The Legislature’s joint budget committee set a budget for the Idaho Transportation Department this morning that’s $585,100 less than the governor’s recommendation, because JFAC wants ITD to hold off on new cloud- based security software until it can consult with the state’s newly created director of information security in the governor’s office; otherwise, the $666.7 million budget, which includes no state general funds, is identical to the governor’s recommendation. It reflects a 1.5 percent increase from this year.
Rep. Sage Dixon, R-Ponderay, had worked up a plan to cut $7.1 million in personnel funding from ITD and shift it to contract construction for road work, but after last-minute meetings including late last night and early this morning, he decided against the move, instead just trimming authorization for 30 unfilled positions from the department, but leaving funding intact.
Dixon, a new member of JFAC, said once he learned more about how ITD Director Brian Ness has cut positions and tapped personnel funds for his “horizontal career path” program – while also devoting any unspent personnel money to road work – “it made some sense.” He said, “I’m happy with it. I’m still learning the process, as far as the depth of that budget.”
Rep. Rick Youngblood, R-Nampa, JFAC’s House vice-chair, who worked with Dixon and Sen. Carl Crabtree, R-Grangeville, on the budget, said he had the same concern when he first started working on the ITD budget in 2013, when the department had 88 unfilled full-time-equivalent positions. That’s now grown to 130, he said, but $14 million was reverted from personnel funds back to road work in the past year. “The team’s motivated, they continue to work hard,” Youngblood said. “That money, when it’s not used, is going down to the roads.”
Youngblood told JFAC, “In 2013, when I visited with the director and his management team, morale was down at ITD with his employees, because the director had come in and said, ‘I’m going to start a new program, we’re going to motivate my employees.’ He eliminated about 155 positions, which was huge for our state, and he was reorganizing his whole team.”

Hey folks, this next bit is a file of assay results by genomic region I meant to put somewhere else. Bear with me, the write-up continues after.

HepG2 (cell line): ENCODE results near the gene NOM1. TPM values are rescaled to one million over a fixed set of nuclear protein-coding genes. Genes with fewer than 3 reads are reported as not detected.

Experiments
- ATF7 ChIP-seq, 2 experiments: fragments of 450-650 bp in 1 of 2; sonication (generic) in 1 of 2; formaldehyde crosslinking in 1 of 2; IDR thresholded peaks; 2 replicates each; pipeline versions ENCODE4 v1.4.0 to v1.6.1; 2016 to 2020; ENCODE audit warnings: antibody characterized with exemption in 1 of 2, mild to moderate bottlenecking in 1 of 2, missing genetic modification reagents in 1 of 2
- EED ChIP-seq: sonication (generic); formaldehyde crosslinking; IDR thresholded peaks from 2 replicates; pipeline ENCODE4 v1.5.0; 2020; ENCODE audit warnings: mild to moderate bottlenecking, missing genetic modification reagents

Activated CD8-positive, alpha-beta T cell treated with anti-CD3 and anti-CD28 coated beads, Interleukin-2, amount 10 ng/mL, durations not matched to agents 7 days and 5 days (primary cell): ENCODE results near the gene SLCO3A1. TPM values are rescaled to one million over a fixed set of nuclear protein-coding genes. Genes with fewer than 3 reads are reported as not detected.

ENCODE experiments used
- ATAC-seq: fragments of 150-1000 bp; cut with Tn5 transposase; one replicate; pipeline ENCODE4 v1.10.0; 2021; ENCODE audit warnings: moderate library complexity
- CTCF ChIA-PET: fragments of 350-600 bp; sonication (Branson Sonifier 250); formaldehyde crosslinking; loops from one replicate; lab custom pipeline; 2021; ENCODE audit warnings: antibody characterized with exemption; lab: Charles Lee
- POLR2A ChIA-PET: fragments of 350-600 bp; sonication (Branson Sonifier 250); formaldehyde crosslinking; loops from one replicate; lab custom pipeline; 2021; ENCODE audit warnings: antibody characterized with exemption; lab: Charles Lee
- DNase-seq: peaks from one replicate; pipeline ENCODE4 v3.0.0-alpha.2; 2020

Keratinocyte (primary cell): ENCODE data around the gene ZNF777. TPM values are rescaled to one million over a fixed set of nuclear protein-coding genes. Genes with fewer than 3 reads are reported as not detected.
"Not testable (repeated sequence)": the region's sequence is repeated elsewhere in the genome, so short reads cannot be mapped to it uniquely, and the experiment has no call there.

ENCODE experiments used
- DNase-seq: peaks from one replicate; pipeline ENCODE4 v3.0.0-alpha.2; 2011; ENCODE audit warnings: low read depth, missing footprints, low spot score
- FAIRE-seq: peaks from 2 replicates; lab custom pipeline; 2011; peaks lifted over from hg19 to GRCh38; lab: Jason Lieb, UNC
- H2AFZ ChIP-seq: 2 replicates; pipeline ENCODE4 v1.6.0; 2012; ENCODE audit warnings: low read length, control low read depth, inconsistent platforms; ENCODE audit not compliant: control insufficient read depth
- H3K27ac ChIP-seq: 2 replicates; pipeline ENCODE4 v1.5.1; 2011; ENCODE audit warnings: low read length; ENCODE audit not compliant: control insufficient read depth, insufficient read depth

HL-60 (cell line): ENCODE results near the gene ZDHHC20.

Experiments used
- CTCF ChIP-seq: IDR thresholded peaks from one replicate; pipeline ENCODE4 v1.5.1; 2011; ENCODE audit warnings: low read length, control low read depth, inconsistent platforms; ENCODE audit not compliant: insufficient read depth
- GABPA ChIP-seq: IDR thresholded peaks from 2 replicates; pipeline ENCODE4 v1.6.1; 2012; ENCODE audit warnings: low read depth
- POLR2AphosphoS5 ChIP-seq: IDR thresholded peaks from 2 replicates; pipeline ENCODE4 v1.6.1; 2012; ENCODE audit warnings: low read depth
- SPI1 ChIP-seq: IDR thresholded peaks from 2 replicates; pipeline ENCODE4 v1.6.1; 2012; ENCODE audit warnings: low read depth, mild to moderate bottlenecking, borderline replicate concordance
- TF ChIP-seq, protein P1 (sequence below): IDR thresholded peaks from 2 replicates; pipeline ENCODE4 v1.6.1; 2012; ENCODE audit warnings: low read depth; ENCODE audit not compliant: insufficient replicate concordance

It worked, Youngblood said. Some of the funding from those positions has provided incentives and advancement for employees who are doing their jobs well and improving how the department works. “He’s brought morale off the charts, and that team works in a positive, motivated environment.”
JFAC members and Ness agreed to meet during the interim to track how the new program is working and how it relates to FTP numbers and funding. “They’re very open about all of us working together, and we’ll discuss that,” Younbglood said. “It’s fun when you get 10 new members in JFAC,” he said with a smile, adding, “I think we’re doing a great job.”
JFAC Co-Chair Sen. Shawn Keough, R-Sandpoint, said of Dixon, “His heart was in the right place – he wanted to put more money on the roads.” She said, “When you look at a budget, whether it’s this one or any one, and you have a huge number of FTP’s that are going unfilled, the logical question is, well, if they’re empty, they must not need it. … What we saw happen this morning was a function of miscommunication and timing.”
But, she said, “The positive thing is all of us appreciate the leadership the director has brought to the department. Morale is up – employees are offering suggestions for how to do their jobs better. … We are appreciative. We just needed a little more communication ahead of time.”
Keough said the continuing talks through the interim might even suggest a better way for JFAC to account for and track personnel funds in departments like ITD. “We don’t want to disincentivize what’s going on with this kind of leadership,” she said.
As Dixon made the successful motion to leave the funding intact but cut authorization for 30 FTP, he said, “I want to express appreciation for the director and his staff and the wonderful work that they’re doing.” He said it represents a vision “rarely seen in government.”
The budget was approved on a unanimous, 19-0 vote. It still needs passage in the House and Senate and the governor’s signature to become law, but budget bills rarely change once they’re set by the joint committee.